Klaus Parent Guide
Touching and beautifully animated, Klaus has the makings of a Christmas classic. (But it's so good it can be watched year round.)
Parent Movie Review
“A truly selfless act always sparks another.”
Spoiled and lazy, Jesper (Jason Schwartzman) is given an ultimatum from his father, the Postmaster General: establish a post office on the secluded island Smeerensburg, posting 6,000 letters within a year, or be cut off financially. When Jesper arrives in Smeerensburg, he discovers a town divided by two warring clans: the Ellingboes and the Krums. Desperate to find a way to post letters, Jesper begins delivering letters from the town’s children to a reclusive woodsman named Klaus (J.K. Simmons), who gives the children presents in return. As the children of the town begin to perform acts of kindness, their parents follow suit and that spark transforms the town.
There are a lot of Christmas movies in the world. Some great, some not so much. Thankfully this movie falls into the former category. The story is a fresh take on a well-trod subject; the origin of Santa Claus. The characters and story are relatable because the film stays in the realm of realism, for the most part, with only a very subtle amount of magic. The story is not overly Christmas-y, which lends itself to year-round watching, unlike many seasonal movies.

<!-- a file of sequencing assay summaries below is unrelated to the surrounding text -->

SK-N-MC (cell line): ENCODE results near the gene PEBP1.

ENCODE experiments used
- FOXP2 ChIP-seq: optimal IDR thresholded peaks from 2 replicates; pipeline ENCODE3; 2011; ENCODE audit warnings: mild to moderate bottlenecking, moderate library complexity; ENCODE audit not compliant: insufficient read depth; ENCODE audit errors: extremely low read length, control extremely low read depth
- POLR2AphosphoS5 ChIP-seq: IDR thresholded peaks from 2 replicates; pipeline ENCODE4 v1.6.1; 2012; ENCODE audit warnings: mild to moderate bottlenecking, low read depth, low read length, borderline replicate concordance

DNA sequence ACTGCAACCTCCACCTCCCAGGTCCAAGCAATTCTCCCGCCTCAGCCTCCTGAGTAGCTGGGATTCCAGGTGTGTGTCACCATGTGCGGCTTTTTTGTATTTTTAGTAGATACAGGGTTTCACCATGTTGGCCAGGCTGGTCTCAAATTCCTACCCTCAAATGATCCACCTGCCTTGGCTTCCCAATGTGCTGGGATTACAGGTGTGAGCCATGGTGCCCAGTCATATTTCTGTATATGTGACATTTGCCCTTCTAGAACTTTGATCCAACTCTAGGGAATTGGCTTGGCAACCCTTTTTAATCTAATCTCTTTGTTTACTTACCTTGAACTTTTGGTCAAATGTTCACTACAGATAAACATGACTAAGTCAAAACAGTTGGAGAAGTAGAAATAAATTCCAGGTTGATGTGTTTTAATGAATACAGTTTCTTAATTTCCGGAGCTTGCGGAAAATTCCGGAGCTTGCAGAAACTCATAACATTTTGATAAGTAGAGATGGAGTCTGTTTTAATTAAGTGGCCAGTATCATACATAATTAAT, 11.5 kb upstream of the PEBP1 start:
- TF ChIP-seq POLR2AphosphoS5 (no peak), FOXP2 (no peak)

There are a few themes working throughout the narrative, but the most predominant one is that, as Klaus says, “a truly selfless act always sparks another.” When Jesper first arrives in Smeerensburg, the town is grey and silent. There is an ominous feel as you see the grey, expressionless faces, especially of the children. This is the most frightening part of the movie; the edges are sharp, and the tone is creepy. It was at this point that my three-year-old said, “This is too scary.” However, as the plot gets moving, the children of the town start doing good deeds for each other, followed soon after by the adults. The sun comes out, the edges soften, and the children play and giggle. Even for a young viewer, it is easy to see that kindness and service are proliferating and making the townsfolk happy. We see the change in Jesper as well, as he questions his motivations and his plans for the future.